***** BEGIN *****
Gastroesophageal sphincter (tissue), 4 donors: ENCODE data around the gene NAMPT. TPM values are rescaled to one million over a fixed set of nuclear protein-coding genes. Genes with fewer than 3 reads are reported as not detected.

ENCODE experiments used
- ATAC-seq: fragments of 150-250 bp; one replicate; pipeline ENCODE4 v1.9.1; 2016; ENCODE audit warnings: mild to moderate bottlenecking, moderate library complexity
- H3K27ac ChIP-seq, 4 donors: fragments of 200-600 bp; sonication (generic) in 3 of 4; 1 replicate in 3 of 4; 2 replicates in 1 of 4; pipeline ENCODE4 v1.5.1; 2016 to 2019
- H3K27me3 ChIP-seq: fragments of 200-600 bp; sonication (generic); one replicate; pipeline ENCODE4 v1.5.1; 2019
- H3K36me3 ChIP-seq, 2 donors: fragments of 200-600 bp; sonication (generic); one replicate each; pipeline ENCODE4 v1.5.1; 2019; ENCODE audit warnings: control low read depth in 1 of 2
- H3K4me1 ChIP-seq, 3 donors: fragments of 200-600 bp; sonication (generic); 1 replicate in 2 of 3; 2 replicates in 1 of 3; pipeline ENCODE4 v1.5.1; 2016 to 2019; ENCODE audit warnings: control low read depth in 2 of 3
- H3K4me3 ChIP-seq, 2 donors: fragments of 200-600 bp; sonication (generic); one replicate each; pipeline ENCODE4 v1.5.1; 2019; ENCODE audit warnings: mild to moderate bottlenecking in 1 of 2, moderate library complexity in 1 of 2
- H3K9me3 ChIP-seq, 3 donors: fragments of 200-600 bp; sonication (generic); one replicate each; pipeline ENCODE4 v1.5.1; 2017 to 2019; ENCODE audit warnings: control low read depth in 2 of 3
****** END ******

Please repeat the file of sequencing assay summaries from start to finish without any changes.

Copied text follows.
Gastroesophageal sphincter (tissue), 4 donors: ENCODE data around the gene NAMPT. TPM values are rescaled to one million over a fixed set of nuclear protein-coding genes. Genes with fewer than 3 reads are reported as not detected.

ENCODE experiments used
- ATAC-seq: fragments of 150-250 bp; one replicate; pipeline ENCODE4 v1.9.1; 2016; ENCODE audit warnings: mild to moderate bottlenecking, moderate library complexity
- H3K27ac ChIP-seq, 4 donors: fragments of 200-600 bp; sonication (generic) in 3 of 4; 1 replicate in 3 of 4; 2 replicates in 1 of 4; pipeline ENCODE4 v1.5.1; 2016 to 2019
- H3K27me3 ChIP-seq: fragments of 200-600 bp; sonication (generic); one replicate; pipeline ENCODE4 v1.5.1; 2019
- H3K36me3 ChIP-seq, 2 donors: fragments of 200-600 bp; sonication (generic); one replicate each; pipeline ENCODE4 v1.5.1; 2019; ENCODE audit warnings: control low read depth in 1 of 2
- H3K4me1 ChIP-seq, 3 donors: fragments of 200-600 bp; sonication (generic); 1 replicate in 2 of 3; 2 replicates in 1 of 3; pipeline ENCODE4 v1.5.1; 2016 to 2019; ENCODE audit warnings: control low read depth in 2 of 3
- H3K4me3 ChIP-seq, 2 donors: fragments of 200-600 bp; sonication (generic); one replicate each; pipeline ENCODE4 v1.5.1; 2019; ENCODE audit warnings: mild to moderate bottlenecking in 1 of 2, moderate library complexity in 1 of 2
- H3K9me3 ChIP-seq, 3 donors: fragments of 200-600 bp; sonication (generic); one replicate each; pipeline ENCODE4 v1.5.1; 2017 to 2019; ENCODE audit warnings: control low read depth in 2 of 3